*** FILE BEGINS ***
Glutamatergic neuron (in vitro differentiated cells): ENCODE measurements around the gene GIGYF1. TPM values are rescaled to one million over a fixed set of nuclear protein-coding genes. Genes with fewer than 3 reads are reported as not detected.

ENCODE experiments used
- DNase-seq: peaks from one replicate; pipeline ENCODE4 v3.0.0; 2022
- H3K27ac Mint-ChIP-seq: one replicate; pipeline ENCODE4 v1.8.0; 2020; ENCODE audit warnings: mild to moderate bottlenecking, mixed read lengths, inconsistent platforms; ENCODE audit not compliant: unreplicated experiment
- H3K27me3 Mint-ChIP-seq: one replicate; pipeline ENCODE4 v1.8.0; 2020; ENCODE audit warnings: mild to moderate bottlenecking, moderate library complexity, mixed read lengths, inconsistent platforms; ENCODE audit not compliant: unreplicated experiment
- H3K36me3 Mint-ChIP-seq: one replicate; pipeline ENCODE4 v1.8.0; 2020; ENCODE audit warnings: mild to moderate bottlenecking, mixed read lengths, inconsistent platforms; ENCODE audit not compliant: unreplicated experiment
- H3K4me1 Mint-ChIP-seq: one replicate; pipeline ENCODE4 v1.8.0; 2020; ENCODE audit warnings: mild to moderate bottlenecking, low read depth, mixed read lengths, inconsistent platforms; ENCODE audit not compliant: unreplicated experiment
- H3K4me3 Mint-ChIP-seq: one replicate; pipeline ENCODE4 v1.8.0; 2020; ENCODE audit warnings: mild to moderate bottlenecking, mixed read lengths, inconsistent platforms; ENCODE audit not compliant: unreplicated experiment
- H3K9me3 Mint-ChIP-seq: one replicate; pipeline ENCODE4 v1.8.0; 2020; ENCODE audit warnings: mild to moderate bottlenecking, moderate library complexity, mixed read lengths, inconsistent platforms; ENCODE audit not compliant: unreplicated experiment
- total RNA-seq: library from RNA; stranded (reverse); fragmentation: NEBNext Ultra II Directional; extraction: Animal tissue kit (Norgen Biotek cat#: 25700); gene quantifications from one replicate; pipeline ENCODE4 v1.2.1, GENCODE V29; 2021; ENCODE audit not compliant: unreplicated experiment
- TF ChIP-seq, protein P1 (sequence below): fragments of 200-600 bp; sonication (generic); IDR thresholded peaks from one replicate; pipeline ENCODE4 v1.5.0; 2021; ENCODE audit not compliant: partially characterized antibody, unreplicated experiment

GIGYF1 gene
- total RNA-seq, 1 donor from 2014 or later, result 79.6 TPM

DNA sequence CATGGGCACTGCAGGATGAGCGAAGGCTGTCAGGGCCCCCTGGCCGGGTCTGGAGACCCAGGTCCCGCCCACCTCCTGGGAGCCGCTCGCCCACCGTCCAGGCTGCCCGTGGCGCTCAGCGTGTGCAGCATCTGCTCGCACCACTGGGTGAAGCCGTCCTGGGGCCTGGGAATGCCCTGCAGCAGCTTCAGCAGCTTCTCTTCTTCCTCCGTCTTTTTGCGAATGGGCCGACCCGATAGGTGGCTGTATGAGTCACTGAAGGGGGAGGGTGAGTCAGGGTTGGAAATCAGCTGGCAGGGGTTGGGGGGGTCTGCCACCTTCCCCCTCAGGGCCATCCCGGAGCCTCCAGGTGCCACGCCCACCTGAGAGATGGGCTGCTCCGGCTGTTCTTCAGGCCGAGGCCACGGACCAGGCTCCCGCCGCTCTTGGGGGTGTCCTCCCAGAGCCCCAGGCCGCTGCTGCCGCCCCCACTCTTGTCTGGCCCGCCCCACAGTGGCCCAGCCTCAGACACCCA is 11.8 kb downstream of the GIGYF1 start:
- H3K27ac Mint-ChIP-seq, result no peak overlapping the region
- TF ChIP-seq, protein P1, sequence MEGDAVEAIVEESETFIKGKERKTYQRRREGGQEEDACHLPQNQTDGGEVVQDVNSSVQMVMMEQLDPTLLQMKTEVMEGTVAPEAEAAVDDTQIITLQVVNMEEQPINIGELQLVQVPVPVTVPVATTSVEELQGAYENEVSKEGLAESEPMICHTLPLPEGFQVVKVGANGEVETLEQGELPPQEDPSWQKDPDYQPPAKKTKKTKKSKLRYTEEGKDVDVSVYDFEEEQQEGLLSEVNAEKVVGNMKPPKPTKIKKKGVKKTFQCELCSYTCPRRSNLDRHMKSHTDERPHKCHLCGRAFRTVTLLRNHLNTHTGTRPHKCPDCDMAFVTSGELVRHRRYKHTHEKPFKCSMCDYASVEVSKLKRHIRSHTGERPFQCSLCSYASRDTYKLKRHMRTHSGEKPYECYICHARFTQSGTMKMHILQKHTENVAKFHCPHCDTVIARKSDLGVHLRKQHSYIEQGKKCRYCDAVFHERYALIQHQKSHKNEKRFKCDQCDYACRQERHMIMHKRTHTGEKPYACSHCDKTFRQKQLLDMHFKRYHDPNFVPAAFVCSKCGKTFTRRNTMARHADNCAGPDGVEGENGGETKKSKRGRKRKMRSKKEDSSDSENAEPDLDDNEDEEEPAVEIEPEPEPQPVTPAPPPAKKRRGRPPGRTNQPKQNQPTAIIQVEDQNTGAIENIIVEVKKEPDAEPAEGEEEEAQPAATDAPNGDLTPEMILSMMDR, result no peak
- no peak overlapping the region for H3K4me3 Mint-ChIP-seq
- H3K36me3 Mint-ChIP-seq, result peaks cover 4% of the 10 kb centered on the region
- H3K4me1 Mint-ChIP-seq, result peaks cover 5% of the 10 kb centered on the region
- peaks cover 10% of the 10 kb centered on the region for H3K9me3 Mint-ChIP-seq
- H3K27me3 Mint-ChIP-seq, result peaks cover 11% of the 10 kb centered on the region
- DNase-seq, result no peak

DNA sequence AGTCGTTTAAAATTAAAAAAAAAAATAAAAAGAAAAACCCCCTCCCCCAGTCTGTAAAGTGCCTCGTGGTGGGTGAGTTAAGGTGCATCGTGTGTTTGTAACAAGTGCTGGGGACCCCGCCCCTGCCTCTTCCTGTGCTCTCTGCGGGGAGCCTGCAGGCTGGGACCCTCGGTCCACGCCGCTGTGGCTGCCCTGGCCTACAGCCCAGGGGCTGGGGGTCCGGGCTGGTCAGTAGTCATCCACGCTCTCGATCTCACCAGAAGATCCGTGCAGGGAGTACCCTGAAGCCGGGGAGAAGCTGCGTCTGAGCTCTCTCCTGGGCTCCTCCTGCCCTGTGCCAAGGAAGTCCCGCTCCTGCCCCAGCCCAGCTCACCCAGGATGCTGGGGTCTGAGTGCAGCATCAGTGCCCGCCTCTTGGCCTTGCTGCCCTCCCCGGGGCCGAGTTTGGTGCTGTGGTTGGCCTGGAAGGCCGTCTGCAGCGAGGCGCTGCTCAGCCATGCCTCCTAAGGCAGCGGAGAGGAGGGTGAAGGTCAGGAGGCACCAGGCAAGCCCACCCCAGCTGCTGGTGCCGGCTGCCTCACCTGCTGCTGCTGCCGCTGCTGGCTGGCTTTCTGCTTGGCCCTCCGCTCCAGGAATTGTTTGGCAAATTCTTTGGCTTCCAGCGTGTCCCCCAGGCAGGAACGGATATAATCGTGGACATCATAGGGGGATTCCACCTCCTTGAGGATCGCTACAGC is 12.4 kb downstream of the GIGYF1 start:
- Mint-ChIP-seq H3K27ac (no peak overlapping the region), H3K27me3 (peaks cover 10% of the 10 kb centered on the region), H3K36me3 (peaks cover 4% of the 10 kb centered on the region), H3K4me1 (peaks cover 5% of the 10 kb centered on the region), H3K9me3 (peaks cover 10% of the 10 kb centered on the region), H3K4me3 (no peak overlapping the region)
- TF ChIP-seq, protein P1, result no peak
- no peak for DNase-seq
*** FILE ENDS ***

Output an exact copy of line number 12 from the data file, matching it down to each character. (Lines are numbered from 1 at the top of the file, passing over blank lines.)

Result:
GIGYF1 gene